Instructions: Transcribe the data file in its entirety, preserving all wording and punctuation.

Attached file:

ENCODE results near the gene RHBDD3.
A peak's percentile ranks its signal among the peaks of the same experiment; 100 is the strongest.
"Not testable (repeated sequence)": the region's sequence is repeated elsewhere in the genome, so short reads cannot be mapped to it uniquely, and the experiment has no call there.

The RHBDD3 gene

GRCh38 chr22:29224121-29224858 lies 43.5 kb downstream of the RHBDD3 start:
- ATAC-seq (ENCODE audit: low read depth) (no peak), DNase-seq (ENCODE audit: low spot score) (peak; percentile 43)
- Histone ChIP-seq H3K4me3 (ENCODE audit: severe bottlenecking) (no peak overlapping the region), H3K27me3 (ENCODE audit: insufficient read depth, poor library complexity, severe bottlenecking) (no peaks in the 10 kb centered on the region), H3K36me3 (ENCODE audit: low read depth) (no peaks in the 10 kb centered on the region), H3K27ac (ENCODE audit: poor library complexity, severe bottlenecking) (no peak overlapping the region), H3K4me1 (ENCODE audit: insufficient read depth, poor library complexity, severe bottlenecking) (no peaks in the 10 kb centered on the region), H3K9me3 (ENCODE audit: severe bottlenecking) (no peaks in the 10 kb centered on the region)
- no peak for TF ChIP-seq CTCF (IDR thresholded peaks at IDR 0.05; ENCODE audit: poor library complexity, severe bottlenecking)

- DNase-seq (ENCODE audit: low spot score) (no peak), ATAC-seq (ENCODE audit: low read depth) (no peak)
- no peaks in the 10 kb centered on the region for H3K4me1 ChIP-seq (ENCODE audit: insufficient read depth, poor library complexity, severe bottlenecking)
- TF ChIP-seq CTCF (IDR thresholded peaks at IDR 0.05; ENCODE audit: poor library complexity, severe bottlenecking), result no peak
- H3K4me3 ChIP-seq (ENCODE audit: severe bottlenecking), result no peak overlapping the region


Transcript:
ENCODE results near the gene RHBDD3.
A peak's percentile ranks its signal among the peaks of the same experiment; 100 is the strongest.
"Not testable (repeated sequence)": the region's sequence is repeated elsewhere in the genome, so short reads cannot be mapped to it uniquely, and the experiment has no call there.

The RHBDD3 gene

GRCh38 chr22:29224121-29224858 lies 43.5 kb downstream of the RHBDD3 start:
- ATAC-seq (ENCODE audit: low read depth) (no peak), DNase-seq (ENCODE audit: low spot score) (peak; percentile 43)
- Histone ChIP-seq H3K4me3 (ENCODE audit: severe bottlenecking) (no peak overlapping the region), H3K27me3 (ENCODE audit: insufficient read depth, poor library complexity, severe bottlenecking) (no peaks in the 10 kb centered on the region), H3K36me3 (ENCODE audit: low read depth) (no peaks in the 10 kb centered on the region), H3K27ac (ENCODE audit: poor library complexity, severe bottlenecking) (no peak overlapping the region), H3K4me1 (ENCODE audit: insufficient read depth, poor library complexity, severe bottlenecking) (no peaks in the 10 kb centered on the region), H3K9me3 (ENCODE audit: severe bottlenecking) (no peaks in the 10 kb centered on the region)
- no peak for TF ChIP-seq CTCF (IDR thresholded peaks at IDR 0.05; ENCODE audit: poor library complexity, severe bottlenecking)

- DNase-seq (ENCODE audit: low spot score) (no peak), ATAC-seq (ENCODE audit: low read depth) (no peak)
- no peaks in the 10 kb centered on the region for H3K4me1 ChIP-seq (ENCODE audit: insufficient read depth, poor library complexity, severe bottlenecking)
- TF ChIP-seq CTCF (IDR thresholded peaks at IDR 0.05; ENCODE audit: poor library complexity, severe bottlenecking), result no peak
- H3K4me3 ChIP-seq (ENCODE audit: severe bottlenecking), result no peak overlapping the region